4. Discussion

If China and India emit the 561 additional GtCO2 modeled for them for < 2 °C warming, the total emissions remaining for the rest of the world from 2018–2100 would only total 220 GtCO2. That figure is less than seven years of emissions at the 2017 global rate. Unfortunately, growing the per capita energy consumption in China and India will require significantly more energy beyond the available domestic non-renewable reserves in each country by mid-century. In this case (and all model results for India), China and India must rely on exploiting their domestic coal reserves and securing additional energy resources. This makes it highly unlikely that they will be able to honor their INDCs and contribute to the IPCC goal of < 2 °C warming. Even as the global fossil-fuel energy market inevitably declines throughout the century (as suggested in Warner and Jones [17]), energy demand will not, and demand will become increasingly reliant on a renewable energy infrastructure.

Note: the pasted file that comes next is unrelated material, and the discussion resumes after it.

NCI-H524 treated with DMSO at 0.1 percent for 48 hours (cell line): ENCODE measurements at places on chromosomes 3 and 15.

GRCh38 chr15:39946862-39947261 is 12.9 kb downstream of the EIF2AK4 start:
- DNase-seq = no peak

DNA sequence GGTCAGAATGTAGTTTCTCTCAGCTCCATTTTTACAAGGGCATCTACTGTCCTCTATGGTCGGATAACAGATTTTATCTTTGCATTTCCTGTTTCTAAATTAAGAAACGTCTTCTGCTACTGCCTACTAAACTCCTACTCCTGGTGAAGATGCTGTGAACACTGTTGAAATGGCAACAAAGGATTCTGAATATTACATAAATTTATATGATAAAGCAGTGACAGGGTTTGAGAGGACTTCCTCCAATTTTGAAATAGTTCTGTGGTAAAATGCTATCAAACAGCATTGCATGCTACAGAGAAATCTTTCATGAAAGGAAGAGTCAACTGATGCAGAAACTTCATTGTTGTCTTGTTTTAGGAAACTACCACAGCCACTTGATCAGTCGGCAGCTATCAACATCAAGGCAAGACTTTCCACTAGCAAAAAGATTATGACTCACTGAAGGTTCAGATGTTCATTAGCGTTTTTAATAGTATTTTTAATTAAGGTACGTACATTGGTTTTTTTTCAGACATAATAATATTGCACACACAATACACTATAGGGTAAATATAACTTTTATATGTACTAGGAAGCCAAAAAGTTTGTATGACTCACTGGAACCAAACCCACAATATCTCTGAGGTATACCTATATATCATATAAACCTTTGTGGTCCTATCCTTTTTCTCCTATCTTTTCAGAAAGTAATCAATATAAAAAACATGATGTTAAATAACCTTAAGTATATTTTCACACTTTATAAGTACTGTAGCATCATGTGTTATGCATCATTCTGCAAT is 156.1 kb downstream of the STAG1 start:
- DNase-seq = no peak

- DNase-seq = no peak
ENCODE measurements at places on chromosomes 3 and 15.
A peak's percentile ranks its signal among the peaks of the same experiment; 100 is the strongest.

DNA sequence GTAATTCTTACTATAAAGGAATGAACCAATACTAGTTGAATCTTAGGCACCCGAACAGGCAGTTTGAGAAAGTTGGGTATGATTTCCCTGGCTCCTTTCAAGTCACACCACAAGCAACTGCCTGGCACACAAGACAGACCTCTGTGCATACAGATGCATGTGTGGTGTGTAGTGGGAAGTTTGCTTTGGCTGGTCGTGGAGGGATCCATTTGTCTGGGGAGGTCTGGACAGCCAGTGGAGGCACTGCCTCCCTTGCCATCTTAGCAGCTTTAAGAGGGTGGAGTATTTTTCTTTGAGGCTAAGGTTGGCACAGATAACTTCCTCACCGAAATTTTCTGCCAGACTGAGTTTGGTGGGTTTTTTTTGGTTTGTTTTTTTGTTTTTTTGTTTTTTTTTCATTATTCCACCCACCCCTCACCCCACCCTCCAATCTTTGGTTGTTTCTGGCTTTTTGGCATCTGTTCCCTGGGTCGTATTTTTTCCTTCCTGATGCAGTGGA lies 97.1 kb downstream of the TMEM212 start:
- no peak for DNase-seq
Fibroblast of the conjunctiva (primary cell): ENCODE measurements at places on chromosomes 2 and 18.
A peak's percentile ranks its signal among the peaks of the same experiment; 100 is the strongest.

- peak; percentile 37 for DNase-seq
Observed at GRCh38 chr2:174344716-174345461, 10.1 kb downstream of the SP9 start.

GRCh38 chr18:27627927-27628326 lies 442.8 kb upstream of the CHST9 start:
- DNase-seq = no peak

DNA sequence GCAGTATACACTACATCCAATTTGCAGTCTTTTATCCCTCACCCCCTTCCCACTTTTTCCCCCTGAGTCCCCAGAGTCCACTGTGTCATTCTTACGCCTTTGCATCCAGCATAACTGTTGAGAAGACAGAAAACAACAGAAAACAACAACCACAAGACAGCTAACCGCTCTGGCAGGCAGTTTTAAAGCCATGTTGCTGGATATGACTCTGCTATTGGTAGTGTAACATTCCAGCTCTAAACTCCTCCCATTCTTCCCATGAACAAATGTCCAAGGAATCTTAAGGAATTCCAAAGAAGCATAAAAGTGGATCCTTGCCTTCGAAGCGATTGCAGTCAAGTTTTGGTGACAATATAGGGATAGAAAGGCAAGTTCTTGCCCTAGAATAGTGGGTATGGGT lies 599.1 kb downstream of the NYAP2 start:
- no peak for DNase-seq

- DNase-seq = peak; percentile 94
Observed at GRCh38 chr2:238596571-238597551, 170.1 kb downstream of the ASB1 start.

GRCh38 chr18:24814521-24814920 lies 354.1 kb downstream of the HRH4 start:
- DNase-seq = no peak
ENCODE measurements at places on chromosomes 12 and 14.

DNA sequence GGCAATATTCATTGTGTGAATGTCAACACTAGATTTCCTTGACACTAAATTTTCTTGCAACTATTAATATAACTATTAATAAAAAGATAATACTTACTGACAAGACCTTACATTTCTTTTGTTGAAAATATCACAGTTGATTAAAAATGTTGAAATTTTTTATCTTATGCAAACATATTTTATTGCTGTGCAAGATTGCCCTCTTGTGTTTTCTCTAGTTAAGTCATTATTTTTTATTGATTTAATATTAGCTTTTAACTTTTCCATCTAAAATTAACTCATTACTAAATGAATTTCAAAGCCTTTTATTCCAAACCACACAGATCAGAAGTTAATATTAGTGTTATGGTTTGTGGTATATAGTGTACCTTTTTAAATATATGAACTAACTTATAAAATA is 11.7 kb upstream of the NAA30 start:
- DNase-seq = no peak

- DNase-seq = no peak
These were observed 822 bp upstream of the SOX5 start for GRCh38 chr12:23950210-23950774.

In order to adhere to climate limitations, both China and India will have to expand their renewable energy infrastructure at unprecedented rates in order to support both population growth and development goals. Climate goals will require China and India to shift focus from economic growth to social and environmental awareness [43]. Walsh et al. [44] identified four issues that would influence China and India’s negotiation agendas surrounding the 2009 Copenhagen Accord: first, developing nations need to prioritize the alleviation of emissions or poverty; second, statistical methods should be used for negotiations; third, how to finance mitigation projects; and fourth, how to address repercussions for countries that failed to abide by their Kyoto protocol commitments. These issues were still unresolved as of the 2015 COP21. Although China and India recognize the need for renewable energy, the quality of life of their citizens and growth of the economy are more immediate concerns.